BRIAN Seenan, founder of Printerwise, an Aberdeen-based family business that specialises in helping people save money by buying the right printers and using the right cartridges, is not only passionate about helping local people but also those further afield.
On a holiday to Kenya with his wife two years ago, he discovered a fledgling school in Ukunda, a village 30 miles south of Mombasa.
After meeting the children and their dedicated teachers, Brian and his wife, Elspeth, decided they wanted to make a difference.
They didn’t want to just give hand outs; they wanted to join in the way the community was helping themselves.
Sadly, Brian’s wife died earlier this year, but, in her memory, he returned to Ukunda with a friend for three weeks.
Knowing that stationery was desperately needed, Brian replaced his own luggage with pens and pencils and put various goodies in his hand luggage, including balloons – something that many of the kids had never seen.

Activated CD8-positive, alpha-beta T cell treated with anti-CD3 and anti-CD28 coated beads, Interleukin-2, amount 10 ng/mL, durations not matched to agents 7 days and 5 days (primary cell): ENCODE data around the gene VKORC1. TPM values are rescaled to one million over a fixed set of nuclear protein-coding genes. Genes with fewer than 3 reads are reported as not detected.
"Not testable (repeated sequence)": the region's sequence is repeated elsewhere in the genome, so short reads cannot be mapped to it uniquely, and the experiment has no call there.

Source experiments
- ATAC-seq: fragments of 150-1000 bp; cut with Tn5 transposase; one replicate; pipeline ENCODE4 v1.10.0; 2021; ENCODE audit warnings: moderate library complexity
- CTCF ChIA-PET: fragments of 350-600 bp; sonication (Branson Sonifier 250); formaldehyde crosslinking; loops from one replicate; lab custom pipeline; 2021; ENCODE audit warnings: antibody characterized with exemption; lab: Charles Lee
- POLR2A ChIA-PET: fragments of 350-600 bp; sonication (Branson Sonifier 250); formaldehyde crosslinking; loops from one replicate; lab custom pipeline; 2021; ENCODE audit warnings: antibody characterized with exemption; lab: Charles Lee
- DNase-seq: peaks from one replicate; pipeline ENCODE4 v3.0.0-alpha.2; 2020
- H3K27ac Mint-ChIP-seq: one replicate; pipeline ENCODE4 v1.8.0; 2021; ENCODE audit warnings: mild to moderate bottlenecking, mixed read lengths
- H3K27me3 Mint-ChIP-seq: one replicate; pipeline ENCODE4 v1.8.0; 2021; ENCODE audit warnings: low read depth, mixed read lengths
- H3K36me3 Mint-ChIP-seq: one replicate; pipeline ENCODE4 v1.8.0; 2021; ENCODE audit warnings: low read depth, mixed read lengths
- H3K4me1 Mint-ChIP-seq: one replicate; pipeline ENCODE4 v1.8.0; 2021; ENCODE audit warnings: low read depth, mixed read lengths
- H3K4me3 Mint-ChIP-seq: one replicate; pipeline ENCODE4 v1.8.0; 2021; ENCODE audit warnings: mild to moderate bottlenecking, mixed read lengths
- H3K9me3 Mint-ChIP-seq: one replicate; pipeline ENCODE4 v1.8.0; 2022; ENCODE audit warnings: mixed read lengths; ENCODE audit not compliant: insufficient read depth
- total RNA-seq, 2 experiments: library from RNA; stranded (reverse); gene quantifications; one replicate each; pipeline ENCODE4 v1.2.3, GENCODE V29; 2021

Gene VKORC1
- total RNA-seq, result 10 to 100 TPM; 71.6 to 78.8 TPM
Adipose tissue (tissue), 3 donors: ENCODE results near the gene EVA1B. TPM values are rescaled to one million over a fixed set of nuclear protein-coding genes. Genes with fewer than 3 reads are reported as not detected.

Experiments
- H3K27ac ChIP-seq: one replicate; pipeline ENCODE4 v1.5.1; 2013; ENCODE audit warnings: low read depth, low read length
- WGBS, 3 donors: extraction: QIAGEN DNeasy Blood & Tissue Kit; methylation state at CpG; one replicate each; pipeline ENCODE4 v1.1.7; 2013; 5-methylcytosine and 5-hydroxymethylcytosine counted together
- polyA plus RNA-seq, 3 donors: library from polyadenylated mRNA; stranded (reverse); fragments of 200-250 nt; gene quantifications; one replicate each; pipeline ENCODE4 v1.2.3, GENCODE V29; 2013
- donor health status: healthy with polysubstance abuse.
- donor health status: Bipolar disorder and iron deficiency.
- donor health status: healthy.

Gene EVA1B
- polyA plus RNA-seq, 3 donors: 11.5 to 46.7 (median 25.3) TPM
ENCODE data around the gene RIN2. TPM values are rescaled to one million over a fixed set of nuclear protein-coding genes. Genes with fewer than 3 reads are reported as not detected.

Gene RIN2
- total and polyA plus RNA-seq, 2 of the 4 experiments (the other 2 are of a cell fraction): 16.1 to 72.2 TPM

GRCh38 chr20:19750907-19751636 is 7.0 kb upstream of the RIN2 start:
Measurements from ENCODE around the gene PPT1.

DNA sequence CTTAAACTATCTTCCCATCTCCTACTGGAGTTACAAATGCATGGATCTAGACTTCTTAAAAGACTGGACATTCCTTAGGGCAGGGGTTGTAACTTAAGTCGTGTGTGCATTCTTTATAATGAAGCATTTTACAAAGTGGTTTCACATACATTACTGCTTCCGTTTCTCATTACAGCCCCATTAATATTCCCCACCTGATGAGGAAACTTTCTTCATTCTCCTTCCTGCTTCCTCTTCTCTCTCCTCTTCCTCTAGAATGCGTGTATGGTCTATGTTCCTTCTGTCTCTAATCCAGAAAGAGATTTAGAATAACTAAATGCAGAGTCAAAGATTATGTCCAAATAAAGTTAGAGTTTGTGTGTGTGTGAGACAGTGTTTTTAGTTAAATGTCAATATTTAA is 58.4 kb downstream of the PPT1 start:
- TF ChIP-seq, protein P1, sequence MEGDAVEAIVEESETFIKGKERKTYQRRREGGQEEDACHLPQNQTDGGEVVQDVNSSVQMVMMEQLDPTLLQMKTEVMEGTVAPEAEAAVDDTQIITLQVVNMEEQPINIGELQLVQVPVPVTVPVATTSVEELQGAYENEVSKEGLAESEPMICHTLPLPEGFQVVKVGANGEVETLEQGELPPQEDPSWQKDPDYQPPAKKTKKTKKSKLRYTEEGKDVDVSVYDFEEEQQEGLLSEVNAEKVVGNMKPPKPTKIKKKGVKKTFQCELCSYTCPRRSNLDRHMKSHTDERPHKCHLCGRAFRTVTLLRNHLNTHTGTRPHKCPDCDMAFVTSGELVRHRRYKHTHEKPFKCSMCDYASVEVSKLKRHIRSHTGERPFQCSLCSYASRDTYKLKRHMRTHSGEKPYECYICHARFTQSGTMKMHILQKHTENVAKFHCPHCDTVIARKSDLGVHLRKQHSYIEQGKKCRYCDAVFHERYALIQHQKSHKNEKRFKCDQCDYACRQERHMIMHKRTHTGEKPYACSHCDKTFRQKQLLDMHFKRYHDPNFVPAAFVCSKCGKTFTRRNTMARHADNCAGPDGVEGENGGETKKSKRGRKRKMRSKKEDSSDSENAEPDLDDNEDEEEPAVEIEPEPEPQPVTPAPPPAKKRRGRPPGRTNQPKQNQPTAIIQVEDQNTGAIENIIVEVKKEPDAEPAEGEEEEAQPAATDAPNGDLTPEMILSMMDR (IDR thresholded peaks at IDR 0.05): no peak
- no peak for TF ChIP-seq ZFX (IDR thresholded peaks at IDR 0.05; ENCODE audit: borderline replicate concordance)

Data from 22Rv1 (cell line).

“The look on the kids’ faces when they realised they would actually have their own pencil and a balloon was just priceless,” according to Brian.
Brian – together with head teacher, Carol – then came up with the idea of building desks, as many of the kids sit on the floor.
A mango tree was sawn into rough sections and Brian, together with a local carpenter and his son, built 13 desks from the tree for the kids. The tools provided by Brian are now being used by the carpenter’s son, giving his family a new source of income.
Brian’s friend, Anne, took on the task of making lunch for the 240 kids over a huge open fire in the sweltering kitchen without any water or electricity.
With just 20 Euros, which had been kindly donated, all the kids enjoyed meat, cabbage, kale and onions for their lunch the next day instead of their usual gruel.
“The whole village was talking about it. It just shows how a little money property spent can make a huge difference,” says Brian.
Even more talked about were all the photos that Brian had taken and got laminated for the kids – a rare treat indeed as few of the children had even seen pictures of themselves.
Brian will be returning to Africa next year and his daughter, Laura, is planning to start fundraising here in the UK for the school.
“There is a balance to be struck between going out there and using the money to benefit the school, especially as the money is carefully spent,” says Brian.
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